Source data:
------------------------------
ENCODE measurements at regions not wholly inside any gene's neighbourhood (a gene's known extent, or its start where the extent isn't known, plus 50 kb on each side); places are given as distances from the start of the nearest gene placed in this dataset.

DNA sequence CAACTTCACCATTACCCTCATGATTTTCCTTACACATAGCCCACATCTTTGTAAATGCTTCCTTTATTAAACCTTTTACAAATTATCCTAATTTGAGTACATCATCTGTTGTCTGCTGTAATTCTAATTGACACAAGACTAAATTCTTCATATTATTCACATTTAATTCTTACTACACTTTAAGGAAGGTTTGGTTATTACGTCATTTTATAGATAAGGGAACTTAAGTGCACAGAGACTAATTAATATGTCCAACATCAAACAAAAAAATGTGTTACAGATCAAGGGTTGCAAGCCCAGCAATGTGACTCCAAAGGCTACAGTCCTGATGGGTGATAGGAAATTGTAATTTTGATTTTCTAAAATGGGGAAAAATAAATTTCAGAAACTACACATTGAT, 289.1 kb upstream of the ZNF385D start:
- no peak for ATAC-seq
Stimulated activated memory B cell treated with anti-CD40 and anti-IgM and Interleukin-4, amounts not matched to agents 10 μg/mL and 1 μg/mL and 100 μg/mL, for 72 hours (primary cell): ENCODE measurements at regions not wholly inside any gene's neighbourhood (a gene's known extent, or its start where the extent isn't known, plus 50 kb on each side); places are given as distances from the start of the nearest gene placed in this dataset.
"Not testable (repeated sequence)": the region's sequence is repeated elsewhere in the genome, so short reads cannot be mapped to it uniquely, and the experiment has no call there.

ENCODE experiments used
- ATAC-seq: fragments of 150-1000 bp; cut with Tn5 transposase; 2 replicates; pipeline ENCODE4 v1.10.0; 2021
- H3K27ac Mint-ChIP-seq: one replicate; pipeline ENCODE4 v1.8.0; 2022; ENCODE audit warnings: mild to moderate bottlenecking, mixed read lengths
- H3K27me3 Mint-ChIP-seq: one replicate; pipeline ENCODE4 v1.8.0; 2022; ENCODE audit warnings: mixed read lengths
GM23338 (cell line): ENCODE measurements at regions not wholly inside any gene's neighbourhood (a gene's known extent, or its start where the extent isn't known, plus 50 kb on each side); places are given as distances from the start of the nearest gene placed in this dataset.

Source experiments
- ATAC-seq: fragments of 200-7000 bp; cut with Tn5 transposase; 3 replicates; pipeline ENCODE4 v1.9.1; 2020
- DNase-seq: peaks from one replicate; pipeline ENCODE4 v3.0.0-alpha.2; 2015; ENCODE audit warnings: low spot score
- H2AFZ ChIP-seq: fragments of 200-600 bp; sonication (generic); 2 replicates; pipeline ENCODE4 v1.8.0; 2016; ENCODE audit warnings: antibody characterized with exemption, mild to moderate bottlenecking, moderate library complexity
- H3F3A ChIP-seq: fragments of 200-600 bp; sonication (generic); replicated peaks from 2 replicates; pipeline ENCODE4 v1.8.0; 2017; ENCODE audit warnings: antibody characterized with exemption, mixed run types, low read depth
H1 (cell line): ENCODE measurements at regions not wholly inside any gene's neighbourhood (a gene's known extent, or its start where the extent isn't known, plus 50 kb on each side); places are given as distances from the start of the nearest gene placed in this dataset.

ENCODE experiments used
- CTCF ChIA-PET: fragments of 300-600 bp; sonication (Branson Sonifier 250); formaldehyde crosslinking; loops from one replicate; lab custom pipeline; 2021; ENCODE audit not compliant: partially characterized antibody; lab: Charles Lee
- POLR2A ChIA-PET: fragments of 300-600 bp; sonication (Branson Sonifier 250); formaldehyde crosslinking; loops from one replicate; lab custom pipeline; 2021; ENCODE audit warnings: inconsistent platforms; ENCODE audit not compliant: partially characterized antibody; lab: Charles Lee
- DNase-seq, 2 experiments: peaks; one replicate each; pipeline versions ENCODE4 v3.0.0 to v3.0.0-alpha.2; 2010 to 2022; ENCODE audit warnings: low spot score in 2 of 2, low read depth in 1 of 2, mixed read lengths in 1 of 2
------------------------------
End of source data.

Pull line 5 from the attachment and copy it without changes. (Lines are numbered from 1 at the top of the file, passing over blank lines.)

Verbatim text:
"Not testable (repeated sequence)": the region's sequence is repeated elsewhere in the genome, so short reads cannot be mapped to it uniquely, and the experiment has no call there.